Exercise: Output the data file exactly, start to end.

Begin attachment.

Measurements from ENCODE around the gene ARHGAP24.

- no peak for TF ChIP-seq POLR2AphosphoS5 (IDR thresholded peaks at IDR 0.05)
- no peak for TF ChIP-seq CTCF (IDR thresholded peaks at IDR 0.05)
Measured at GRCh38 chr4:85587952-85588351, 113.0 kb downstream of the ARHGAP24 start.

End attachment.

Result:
Measurements from ENCODE around the gene ARHGAP24.

- no peak for TF ChIP-seq POLR2AphosphoS5 (IDR thresholded peaks at IDR 0.05)
- no peak for TF ChIP-seq CTCF (IDR thresholded peaks at IDR 0.05)
Measured at GRCh38 chr4:85587952-85588351, 113.0 kb downstream of the ARHGAP24 start.